The Dark Side Of The Recovery Revealed In Big Data
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On the afternoon of April 3, John Friedman went down to his basement and hopped on a call with his colleagues at Opportunity Insights, a research and policy institute based at Harvard University. Friedman is a co-director of the organization, along with Raj Chetty and Nathaniel Hendren. The organization has been doing some amazing work, harnessing the power of big data to find solutions to rising inequality and declining upward mobility in America. With the economy in free fall, they debated what they should do next. They decided to swing for the fences — pursuing a new data project that they hope will revolutionize the way the U.S. tracks and defeats recessions.
Since they were adopted over 70 years ago, the set of official economic statistics used to track recessions and recoveries — such as the unemployment rate and GDP — has largely stayed the same. Those statistics remain super-relevant, but they also leave much to be desired. They're infrequently released. They're broad and lack detailed information about people and places. And they're largely gathered using ... the telephone. Back in the 1930s, when the figures were set up, these methods were cutting edge — but now, not so much.
Opportunity Insights is part of the new school in economics, where economists analyze raw digital data on millions of customers, workers, taxpayers and businesses. This big data is usually housed in the private computers of businesses and government agencies, so getting it can take some arm-twisting. With the national crisis and help from friends in high places — the research institute is funded by the Bill & Melinda Gates Foundation and the Chan Zuckerberg Initiative — Opportunity Insights was able to convince a bunch of companies to feed it pipelines of their valuable data. It has been getting, for example, data on credit card spending from a company called Affinity Solutions; employment data from Earnin, Paychex, and Intuit; and data on small-business revenue from Womply.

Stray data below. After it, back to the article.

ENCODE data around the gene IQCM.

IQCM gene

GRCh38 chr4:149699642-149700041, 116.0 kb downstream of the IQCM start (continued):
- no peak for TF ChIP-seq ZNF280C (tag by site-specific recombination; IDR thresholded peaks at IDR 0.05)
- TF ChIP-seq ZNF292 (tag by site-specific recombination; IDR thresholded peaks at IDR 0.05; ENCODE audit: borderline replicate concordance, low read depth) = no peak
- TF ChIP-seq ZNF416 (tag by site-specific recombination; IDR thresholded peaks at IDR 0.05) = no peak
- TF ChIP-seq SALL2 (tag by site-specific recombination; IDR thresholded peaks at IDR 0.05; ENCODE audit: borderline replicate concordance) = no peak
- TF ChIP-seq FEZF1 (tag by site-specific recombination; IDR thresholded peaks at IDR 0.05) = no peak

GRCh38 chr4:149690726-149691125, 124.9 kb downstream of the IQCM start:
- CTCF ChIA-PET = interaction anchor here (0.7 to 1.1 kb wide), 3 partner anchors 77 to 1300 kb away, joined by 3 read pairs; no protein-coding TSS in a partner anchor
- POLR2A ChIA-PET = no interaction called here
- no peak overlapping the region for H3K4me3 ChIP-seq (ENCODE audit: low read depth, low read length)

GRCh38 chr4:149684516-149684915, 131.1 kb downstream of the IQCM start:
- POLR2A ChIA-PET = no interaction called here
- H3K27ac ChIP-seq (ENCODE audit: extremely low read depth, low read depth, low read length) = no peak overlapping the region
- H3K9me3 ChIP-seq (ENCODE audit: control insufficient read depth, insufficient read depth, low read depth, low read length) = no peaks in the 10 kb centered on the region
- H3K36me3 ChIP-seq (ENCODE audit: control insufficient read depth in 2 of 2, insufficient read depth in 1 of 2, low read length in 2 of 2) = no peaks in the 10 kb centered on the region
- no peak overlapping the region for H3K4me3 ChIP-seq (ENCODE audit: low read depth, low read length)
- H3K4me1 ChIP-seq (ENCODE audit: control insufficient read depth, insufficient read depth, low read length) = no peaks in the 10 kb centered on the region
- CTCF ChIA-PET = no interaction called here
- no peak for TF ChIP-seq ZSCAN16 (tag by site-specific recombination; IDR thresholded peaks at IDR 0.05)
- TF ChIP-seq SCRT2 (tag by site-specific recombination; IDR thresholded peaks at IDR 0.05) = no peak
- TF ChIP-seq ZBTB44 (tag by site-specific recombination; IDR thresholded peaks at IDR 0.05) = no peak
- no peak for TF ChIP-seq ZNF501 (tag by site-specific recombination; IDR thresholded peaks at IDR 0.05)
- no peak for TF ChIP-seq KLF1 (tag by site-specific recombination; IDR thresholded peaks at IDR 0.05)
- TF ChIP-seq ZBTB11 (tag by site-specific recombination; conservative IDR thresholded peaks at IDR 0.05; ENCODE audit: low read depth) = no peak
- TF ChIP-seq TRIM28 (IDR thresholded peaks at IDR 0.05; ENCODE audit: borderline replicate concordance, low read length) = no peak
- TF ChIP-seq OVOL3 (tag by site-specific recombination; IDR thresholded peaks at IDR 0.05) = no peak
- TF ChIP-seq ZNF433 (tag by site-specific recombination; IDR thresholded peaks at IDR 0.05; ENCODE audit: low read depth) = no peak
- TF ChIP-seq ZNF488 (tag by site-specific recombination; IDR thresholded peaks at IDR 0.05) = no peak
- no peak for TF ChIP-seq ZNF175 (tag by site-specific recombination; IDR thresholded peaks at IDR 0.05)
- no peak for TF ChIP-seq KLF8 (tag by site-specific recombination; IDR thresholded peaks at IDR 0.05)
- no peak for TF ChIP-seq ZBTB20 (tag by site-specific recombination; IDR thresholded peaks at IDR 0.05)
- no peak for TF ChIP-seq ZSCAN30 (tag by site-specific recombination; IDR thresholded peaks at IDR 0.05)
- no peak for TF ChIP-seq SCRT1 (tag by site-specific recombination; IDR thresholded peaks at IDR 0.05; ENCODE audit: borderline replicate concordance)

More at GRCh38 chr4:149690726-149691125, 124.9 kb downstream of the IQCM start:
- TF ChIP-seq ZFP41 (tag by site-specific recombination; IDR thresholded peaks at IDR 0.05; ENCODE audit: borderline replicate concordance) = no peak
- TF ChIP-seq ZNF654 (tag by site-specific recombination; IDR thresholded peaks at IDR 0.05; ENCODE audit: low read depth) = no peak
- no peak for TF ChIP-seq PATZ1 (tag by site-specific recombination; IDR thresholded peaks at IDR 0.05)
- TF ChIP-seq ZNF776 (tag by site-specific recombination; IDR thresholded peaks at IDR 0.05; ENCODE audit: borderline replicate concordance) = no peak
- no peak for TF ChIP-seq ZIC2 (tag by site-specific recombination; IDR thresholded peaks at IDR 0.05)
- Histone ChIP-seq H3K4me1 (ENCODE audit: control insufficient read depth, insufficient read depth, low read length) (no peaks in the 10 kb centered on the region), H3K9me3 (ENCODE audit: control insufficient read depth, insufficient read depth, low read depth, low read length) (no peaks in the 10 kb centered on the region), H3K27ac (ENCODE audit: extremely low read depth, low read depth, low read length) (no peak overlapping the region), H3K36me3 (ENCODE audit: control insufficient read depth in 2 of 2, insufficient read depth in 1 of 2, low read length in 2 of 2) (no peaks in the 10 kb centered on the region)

By mid-June, Opportunity Insights was publishing all the data on its website as well as its own blockbuster research stemming from the data. At the time, it was looking at the worst phase of the pandemic recession, when, according to its numbers, national consumer spending fell more than 30%. Because of the immense amount of data at its disposal, Opportunity Insights was able to laser in on exactly who got hurt the most by the spending drop: small businesses and low-income workers providing in-person services within America's rich urban ZIP codes.
Since then, the Opportunity Insights team has been tracking the recovery. First, the good news. With government assistance and a societal adjustment to how to live in a pandemic world, consumer spending has bounced back to about 95% of what it was before COVID-19 hit. Major corporations and all stripes of high-paid professionals have been able to adapt and even prosper in the coronavirus economy. The stock market is looking good. The housing market is looking good. For many Americans, the recession is over.
"Total high-income employment returned to its pre-pandemic level by the beginning of June," Friedman says. "So the recession was essentially over within a few months for high-income employees."